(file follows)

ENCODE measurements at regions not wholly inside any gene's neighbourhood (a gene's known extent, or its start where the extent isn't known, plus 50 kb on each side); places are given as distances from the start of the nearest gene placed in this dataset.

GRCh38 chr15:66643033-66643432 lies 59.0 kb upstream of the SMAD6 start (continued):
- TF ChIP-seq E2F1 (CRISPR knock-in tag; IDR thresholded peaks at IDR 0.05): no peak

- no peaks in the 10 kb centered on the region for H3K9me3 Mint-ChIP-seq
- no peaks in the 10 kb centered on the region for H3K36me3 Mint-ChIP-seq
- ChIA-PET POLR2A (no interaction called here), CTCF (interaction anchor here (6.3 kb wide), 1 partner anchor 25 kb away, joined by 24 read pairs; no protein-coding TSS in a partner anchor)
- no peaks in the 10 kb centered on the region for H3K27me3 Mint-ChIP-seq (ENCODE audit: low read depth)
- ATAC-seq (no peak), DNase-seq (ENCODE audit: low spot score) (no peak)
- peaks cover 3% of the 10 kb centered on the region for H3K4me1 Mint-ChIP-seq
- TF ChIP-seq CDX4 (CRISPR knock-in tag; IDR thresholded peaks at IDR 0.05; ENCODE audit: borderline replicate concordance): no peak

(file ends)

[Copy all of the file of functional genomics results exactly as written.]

ENCODE measurements at regions not wholly inside any gene's neighbourhood (a gene's known extent, or its start where the extent isn't known, plus 50 kb on each side); places are given as distances from the start of the nearest gene placed in this dataset.

GRCh38 chr15:66643033-66643432 lies 59.0 kb upstream of the SMAD6 start (continued):
- TF ChIP-seq E2F1 (CRISPR knock-in tag; IDR thresholded peaks at IDR 0.05): no peak

- no peaks in the 10 kb centered on the region for H3K9me3 Mint-ChIP-seq
- no peaks in the 10 kb centered on the region for H3K36me3 Mint-ChIP-seq
- ChIA-PET POLR2A (no interaction called here), CTCF (interaction anchor here (6.3 kb wide), 1 partner anchor 25 kb away, joined by 24 read pairs; no protein-coding TSS in a partner anchor)
- no peaks in the 10 kb centered on the region for H3K27me3 Mint-ChIP-seq (ENCODE audit: low read depth)
- ATAC-seq (no peak), DNase-seq (ENCODE audit: low spot score) (no peak)
- peaks cover 3% of the 10 kb centered on the region for H3K4me1 Mint-ChIP-seq
- TF ChIP-seq CDX4 (CRISPR knock-in tag; IDR thresholded peaks at IDR 0.05; ENCODE audit: borderline replicate concordance): no peak